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    Keep your checkers safe. Try to avoid having just one of your checkers on a point because the point, which is called a blot, is vulnerable to being “hit” by your player’s checkers. If one of your checker’s gets hit, then it will go to the bar and you will have to use your next turn to roll and try to reenter the board in your opponent’s home board. Do your best to keep at least two of your checkers on a point, at least early in the game.
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    Try to dominate the board. Before you start moving your pieces into your home court, you should try to have many points occupied by 2 or 3 checkers instead of just a few points occupied by 5 or 6 checkers. This will not only give you more options to move to open points, but will also make it harder for your opponent to move to an open point.[9]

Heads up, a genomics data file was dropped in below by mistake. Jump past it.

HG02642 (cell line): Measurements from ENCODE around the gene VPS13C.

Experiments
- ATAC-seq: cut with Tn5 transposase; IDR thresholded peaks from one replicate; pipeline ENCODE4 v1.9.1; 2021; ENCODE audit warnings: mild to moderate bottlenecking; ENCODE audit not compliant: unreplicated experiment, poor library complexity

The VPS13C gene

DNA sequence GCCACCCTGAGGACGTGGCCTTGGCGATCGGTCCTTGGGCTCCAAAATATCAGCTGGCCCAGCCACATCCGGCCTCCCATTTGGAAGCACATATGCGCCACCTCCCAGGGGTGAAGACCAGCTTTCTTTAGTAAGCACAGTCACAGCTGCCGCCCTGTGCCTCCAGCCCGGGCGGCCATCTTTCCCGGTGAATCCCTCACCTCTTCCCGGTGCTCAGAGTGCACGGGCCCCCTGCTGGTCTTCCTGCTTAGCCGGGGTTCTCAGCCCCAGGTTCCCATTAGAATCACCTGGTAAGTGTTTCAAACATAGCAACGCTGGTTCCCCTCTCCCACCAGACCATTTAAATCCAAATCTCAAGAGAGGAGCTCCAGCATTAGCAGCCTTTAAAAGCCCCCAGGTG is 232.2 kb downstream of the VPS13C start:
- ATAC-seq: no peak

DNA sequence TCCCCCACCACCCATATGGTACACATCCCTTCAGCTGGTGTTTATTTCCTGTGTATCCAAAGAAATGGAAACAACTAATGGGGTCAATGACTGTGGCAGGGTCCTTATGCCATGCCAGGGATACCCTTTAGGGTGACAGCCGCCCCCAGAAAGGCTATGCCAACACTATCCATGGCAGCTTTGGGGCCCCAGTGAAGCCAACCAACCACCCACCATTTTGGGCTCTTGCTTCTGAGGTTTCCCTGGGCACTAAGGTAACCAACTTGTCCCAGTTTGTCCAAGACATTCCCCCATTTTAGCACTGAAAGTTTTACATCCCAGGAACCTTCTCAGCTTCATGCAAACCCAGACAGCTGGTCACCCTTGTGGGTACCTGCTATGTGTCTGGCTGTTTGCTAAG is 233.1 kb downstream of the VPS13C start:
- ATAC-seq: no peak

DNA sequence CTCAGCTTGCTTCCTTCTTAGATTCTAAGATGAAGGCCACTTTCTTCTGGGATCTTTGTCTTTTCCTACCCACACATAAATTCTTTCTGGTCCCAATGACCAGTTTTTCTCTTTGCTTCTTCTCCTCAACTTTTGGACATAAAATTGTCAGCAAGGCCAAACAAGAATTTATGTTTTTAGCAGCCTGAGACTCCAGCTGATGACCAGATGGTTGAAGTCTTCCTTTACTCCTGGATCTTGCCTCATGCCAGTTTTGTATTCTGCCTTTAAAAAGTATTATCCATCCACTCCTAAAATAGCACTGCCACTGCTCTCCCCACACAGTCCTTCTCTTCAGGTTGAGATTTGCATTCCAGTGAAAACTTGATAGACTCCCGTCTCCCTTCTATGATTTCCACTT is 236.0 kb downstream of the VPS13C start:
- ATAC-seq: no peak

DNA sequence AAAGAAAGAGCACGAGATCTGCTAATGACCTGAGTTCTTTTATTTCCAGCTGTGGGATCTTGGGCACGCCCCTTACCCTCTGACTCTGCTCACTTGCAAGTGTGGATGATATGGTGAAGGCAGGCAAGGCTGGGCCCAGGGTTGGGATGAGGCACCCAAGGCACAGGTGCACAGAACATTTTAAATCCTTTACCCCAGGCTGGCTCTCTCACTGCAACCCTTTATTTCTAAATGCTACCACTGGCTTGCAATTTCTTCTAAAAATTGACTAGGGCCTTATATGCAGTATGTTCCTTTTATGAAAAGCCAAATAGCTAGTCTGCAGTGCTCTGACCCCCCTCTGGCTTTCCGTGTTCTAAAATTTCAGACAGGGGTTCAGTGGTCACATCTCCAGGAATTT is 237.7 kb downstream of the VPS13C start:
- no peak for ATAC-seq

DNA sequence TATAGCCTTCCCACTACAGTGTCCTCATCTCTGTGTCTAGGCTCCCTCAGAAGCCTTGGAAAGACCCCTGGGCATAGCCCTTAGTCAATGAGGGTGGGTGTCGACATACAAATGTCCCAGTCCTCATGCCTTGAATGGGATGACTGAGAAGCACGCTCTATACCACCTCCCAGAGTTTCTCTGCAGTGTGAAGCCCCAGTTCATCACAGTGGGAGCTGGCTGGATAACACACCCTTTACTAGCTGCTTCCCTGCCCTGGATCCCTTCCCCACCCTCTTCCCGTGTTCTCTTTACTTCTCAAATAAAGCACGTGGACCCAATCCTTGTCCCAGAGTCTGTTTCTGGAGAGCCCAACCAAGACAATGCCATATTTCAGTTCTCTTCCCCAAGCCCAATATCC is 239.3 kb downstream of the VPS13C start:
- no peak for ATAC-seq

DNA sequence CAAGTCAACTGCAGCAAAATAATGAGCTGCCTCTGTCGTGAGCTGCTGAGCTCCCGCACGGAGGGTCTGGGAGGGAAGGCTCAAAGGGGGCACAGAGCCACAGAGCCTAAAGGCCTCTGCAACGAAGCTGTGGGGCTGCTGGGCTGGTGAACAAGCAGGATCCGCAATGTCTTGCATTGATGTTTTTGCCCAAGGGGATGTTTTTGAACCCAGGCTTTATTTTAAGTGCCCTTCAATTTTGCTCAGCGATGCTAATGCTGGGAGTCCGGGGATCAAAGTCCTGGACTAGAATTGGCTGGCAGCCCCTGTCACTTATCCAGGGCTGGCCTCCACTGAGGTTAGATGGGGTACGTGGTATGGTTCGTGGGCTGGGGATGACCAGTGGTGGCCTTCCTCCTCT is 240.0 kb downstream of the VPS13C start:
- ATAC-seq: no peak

Hitting and Entering

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    Hit a blot to move your opponent’s checkers to the bar. If you hit a blot, a point occupied by just one of your opponent’s checkers, then the opponent’s checkers will be placed on the bar. You should try to hit the blots whenever possible, as long as it helps you move your pieces as close to your home court as possible. This is a great way to slow down your opponent.[10]

    • Any time a player’s checker is on the bar, he can’t move his other checkers until he gets the bar checker back on the home board.